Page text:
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Decatur, Texas

Petrified Wood Gas Station

National Register of Historic Places
Recorded Texas Historic Landmark

900-904 S US 81/287
Decatur, Texas

by Robin Jett

Book Hotel Here › Decatur Hotels
Decatur TX - Petrified Wood Gas Station
Decatur Petrified Wood Gas Station
Photo courtesy Barclay Gibson, February 2002
Decatur (Wise County) is located at the intersections of US 287 and US 380, 25 miles west of Denton, 35 miles north of Fort Worth, and 60 miles Northwest of Dallas.

Remember drive-in theaters? Car hops in roller skates taking your order while you sat in your Plymouth Valiant? When ice cream sodas cost a nickel at the pharmacy downtown and your sheriff looked like Andy Griffith? Although I personally do not remember any of this, I do know of a wonderful little place that harks back to those simple days….

The Texas Tourist Camp and Petrified Wood Gas Station stand like relics from that by-gone era on the east side of Decatur, an old Chisholm trail town which used to be the site of the Decatur Baptist College (now, it's the Dallas Baptist University). The complex consisted of a gas station, five cabins, and a café. Today, only the café serves its original purpose.

It actually began as a camp ground on the edge of town. In 1927, owner E.F. Boydston, realized that money could be made as people began travelling for leisure, so he added a gas station, and in 1929 opened the Texas Lunchroom for hungry road trippers. In the early 30's, Boydston built cabins with garages to offer more comfortable settings. To REALLY spruce things up, his brother Nolan put petrified wood (quarried from around the area) on the exteriors in 1935. The tourist court became an attraction in its own right, and remained popular throughout the 30's, 40's, and 50's for locals, travelers and college kids.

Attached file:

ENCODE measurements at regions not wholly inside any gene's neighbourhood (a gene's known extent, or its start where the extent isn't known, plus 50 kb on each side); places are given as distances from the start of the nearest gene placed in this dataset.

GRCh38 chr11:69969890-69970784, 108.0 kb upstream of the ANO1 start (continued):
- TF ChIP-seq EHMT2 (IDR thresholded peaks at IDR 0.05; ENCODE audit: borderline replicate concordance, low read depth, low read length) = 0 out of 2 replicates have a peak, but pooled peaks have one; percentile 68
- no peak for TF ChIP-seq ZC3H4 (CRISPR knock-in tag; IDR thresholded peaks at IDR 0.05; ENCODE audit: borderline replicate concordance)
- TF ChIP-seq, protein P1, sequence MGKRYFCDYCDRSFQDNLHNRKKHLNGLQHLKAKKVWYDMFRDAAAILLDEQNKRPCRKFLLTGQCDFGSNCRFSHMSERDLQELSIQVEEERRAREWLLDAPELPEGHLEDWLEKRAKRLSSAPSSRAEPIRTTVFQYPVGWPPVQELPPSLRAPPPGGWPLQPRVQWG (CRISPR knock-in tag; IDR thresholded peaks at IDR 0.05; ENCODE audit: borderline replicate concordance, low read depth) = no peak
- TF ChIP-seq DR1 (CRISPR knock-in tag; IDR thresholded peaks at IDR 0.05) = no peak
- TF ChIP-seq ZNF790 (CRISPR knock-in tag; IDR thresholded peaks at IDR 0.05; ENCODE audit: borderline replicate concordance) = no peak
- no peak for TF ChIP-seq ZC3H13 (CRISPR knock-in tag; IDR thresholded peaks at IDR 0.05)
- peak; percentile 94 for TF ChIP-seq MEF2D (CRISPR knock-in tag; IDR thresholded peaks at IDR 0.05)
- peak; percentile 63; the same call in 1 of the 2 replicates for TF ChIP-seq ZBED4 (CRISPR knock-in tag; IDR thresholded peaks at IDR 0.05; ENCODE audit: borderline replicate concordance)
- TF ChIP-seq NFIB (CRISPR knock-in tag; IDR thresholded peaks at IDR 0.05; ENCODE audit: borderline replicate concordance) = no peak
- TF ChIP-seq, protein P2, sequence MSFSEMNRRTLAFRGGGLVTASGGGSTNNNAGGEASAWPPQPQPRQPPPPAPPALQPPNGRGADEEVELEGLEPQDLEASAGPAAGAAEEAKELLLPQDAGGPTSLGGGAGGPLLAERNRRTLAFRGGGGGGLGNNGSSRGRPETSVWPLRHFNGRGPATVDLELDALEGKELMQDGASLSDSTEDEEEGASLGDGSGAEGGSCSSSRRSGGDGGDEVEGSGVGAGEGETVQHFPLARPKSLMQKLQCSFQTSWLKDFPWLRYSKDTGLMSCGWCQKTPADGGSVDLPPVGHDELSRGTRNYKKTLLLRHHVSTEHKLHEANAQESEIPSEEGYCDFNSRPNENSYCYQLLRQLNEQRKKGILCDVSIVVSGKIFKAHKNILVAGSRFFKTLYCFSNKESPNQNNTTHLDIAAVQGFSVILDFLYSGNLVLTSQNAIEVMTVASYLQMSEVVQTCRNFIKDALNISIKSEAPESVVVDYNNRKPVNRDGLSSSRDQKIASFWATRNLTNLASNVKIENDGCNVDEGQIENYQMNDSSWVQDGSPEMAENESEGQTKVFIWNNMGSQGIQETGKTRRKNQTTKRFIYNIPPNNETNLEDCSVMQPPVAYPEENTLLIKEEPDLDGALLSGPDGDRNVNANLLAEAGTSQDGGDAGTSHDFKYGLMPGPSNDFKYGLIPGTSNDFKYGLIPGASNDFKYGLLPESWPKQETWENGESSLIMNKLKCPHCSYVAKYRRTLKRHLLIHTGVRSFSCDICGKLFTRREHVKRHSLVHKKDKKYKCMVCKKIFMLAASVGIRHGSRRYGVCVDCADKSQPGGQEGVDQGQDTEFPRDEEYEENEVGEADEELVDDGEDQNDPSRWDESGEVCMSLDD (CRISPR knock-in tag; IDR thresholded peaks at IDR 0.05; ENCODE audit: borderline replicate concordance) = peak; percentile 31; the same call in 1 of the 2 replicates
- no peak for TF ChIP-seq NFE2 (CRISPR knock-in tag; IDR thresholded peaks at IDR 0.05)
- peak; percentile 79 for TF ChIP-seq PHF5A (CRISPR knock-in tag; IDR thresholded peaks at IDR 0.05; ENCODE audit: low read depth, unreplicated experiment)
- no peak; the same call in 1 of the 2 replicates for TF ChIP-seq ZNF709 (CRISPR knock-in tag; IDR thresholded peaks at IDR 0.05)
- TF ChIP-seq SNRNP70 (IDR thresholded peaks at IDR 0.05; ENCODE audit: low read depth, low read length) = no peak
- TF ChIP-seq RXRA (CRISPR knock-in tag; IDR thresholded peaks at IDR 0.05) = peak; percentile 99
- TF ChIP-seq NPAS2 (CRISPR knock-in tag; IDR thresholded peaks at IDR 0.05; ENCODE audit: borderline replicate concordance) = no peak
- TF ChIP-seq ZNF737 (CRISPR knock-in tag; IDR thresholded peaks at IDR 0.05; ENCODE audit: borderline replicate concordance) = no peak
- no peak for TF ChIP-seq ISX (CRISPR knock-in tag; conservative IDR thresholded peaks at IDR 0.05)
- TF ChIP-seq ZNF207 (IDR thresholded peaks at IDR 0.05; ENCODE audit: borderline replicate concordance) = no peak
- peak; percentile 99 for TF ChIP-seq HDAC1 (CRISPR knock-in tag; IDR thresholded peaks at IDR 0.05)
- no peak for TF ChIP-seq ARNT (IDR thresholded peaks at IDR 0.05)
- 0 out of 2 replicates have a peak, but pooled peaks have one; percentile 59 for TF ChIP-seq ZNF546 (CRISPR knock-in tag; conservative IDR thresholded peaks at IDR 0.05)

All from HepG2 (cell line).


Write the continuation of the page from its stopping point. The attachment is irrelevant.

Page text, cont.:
Decatur TX - Texas Tourist Camp Petrified Wood cabin
The cabin
Photo Courtesy Robin Jett, 2002
Decatur TX - Texas Tourist Camp Petrified Wood cabin with garage
Cabin with garage
Photo courtesy Mike Price, December 2007
As typical North Texas history goes, Bonnie and Clyde supposedly stayed in one of the cabins for a few nights. Since the Texas Tourist Camp didn't make guests sign a register, and the couple used the back roads into Dallas constantly, the claim may not be too far fetched.

Sadly, the Texas Tourist Camp went the way of juke boxes and poodle skirts. As Interstates began bypassing whole towns, it slowly began its demise. First, the Texas Lunchroom closed in 1964… about ten years later, the cabins shut their doors for good. The gas station remained open until 1989.

In 1992, some enterprising souls bought and remodeled the Texas Lunchroom, renamed it the Texas Café, and now cook up hamburgers, chili, and apple pie. The Boydston living quarters are insurance offices, and the gas station serves as an office for the remaining family.

Nancy Rosendahl, grand-daughter of E.F. Boydston, restored the camp to its hey day look (ca. 1953) and applied for a historical marker, which was granted in 1995. Because of the architectural style (late, late, late wood) and that the building of the court coincided directly with the National Highway Act of 1924, the complex became a part of the National Historic Registry as well.